Many members of the international community blame Russia for the reoccurrence of chemical warfare in Syria due to Russia’s tendency to veto any action that would investigate or combat the use of such weapons. Most recently, Russia vetoed a resolution to create a Joint Investigative Mechanism in November. This initiative was designed to investigate and name those involved in the chemical attacks in Syria. When they vetoed this resolution, U.S. Ambassador to the UN Nikki Haley said that Russia “sent a dangerous message to the world” by deeming it acceptable to use chemical warfare against one’s own people. Additionally, since there is definitive reasoning that the Assad regime is guilty of human rights abuses, Russia’s efforts to stop international intervention could violate UN Security Council Resolution 2118, which constitutes that the use of chemical weapons anywhere represents a threat to international peace and security. The resolution specifically prohibits Syria from “using, developing, producing, otherwise acquiring, stockpiling or retaining chemical weapons, or transferring them to other States or non-State actors.” Syria must comply with the Organization for the Prohibition of Chemical Weapons (OPCW) and allow UN or OPCW representatives to have access to chemical weapons sites.

Launched on January 23, 2018, the international community formed the International Partnership Against Impunity for the Use of Chemical Weapons to take a definitive stance against Russia and Syria’s atrocities in the region. This 29-nation coalition includes France, Germany, the United Kingdom, and the United States, and is dedicated to preventing and punishing nations for chemical weapon use. Additionally, France has independently placed sanctions on businesses that were “supply networks for the Syrian Research and Study Centre (CERS),” which it describes as the “main laboratory in charge of chemical programmes” for the Syrian government.” France falls short of placing sanctions on individuals who are directly involved, however, citing possible political repercussions.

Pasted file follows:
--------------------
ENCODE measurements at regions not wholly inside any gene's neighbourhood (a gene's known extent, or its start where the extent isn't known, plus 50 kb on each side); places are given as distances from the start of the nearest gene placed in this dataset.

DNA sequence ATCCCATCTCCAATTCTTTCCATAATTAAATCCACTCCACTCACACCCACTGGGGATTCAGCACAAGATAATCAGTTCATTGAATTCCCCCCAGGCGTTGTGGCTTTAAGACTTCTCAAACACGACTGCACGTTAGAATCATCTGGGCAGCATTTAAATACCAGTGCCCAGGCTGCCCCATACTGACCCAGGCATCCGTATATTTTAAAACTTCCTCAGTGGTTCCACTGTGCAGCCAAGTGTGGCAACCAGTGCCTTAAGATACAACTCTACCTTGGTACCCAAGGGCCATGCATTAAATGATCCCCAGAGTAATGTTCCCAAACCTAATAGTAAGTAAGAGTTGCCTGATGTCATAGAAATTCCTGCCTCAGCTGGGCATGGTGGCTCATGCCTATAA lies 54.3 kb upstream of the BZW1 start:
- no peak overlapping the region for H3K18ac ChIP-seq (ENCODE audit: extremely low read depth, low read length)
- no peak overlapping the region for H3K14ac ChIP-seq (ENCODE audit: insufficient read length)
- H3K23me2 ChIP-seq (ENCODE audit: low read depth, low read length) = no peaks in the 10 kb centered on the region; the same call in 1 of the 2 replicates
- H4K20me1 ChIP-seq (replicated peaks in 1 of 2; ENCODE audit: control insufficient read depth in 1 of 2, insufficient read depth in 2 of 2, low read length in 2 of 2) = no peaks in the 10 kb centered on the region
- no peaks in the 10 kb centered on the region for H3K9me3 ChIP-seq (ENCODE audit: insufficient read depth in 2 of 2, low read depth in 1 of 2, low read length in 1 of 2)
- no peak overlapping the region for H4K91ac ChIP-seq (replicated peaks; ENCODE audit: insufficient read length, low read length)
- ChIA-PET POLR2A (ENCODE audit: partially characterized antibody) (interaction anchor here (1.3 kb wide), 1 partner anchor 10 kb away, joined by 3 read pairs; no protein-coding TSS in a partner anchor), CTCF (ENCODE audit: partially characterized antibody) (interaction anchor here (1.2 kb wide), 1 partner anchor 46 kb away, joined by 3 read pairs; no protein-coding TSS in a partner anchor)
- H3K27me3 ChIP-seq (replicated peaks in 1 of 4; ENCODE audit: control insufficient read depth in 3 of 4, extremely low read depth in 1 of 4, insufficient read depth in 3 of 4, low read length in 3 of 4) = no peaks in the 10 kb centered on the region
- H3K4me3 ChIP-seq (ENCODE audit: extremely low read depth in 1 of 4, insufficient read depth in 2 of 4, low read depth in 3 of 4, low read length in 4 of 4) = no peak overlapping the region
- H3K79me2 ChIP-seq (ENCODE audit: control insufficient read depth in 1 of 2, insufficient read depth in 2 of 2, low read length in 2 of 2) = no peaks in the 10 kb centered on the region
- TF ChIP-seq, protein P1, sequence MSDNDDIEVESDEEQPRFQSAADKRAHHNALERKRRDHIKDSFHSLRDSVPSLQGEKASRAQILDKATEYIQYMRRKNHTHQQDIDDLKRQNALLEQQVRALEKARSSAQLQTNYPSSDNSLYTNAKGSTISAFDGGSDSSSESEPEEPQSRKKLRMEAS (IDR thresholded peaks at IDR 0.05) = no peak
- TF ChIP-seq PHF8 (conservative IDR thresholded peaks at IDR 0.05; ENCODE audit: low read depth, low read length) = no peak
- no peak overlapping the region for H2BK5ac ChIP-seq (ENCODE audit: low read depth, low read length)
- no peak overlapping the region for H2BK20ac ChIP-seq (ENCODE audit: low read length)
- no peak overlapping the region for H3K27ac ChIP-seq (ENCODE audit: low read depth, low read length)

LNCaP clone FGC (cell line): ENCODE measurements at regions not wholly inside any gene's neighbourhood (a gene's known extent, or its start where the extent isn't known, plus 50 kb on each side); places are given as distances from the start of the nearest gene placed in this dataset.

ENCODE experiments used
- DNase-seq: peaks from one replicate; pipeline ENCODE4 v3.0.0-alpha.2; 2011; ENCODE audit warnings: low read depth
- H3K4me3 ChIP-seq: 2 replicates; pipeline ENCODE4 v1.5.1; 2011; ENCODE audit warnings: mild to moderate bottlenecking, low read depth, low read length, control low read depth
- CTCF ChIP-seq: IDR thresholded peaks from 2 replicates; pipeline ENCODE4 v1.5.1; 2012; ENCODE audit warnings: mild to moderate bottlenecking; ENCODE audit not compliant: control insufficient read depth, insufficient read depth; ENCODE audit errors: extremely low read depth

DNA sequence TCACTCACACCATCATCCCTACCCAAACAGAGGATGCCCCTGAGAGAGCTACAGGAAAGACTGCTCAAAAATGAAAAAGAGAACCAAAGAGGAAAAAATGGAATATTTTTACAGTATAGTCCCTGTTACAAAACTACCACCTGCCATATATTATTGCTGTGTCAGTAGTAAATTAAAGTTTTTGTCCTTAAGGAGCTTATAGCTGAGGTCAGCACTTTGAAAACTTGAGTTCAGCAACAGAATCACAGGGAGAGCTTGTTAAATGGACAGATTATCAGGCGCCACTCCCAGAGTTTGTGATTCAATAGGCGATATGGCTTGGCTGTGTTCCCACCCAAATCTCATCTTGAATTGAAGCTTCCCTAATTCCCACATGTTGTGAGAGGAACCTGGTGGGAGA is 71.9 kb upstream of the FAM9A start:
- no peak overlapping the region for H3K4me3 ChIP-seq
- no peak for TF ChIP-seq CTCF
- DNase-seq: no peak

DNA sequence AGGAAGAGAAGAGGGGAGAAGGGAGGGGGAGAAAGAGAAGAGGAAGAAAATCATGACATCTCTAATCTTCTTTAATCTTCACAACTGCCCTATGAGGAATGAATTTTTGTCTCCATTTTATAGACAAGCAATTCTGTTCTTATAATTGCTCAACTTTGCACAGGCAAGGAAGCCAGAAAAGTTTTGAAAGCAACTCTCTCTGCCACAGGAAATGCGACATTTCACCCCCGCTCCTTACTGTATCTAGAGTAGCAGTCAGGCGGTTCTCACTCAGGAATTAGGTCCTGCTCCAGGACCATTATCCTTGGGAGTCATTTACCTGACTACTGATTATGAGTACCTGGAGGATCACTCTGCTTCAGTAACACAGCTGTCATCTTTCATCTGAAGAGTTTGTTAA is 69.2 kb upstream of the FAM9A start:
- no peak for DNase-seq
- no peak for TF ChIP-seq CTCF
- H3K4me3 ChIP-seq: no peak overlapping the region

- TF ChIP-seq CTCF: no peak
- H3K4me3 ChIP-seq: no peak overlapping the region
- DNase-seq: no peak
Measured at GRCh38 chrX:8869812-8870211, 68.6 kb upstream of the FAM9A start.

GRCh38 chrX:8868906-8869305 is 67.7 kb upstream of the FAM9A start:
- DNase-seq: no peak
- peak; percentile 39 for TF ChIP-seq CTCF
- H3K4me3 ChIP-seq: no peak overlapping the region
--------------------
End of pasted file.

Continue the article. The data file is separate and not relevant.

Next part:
While the initial international responses to Russia and Syria’s actions are a good place to start, they are not nearly strong enough to have any substantial effect. This coalition needs to take bold, strong moves against Syria and Russia in order to ensure no more Syrian civilians fall victim to chemical weapons. The war in Syria has gone on for far too long, with far too many innocent people losing their lives at the hands of a regime willing to use weapons of mass-destruction against their own population. Check out the Syrian American Medical Society (SAMS)’s Save East Ghouta action page here for inspiration and to take action. It is time to take a STAND.

zachary gossett


Zachary Gossett is a member of the Communications Task Force for STAND. He is a first-year student at Butler University in Indianapolis, Indiana, where he is studying political science. He is passionate about protecting the rights of people of the world.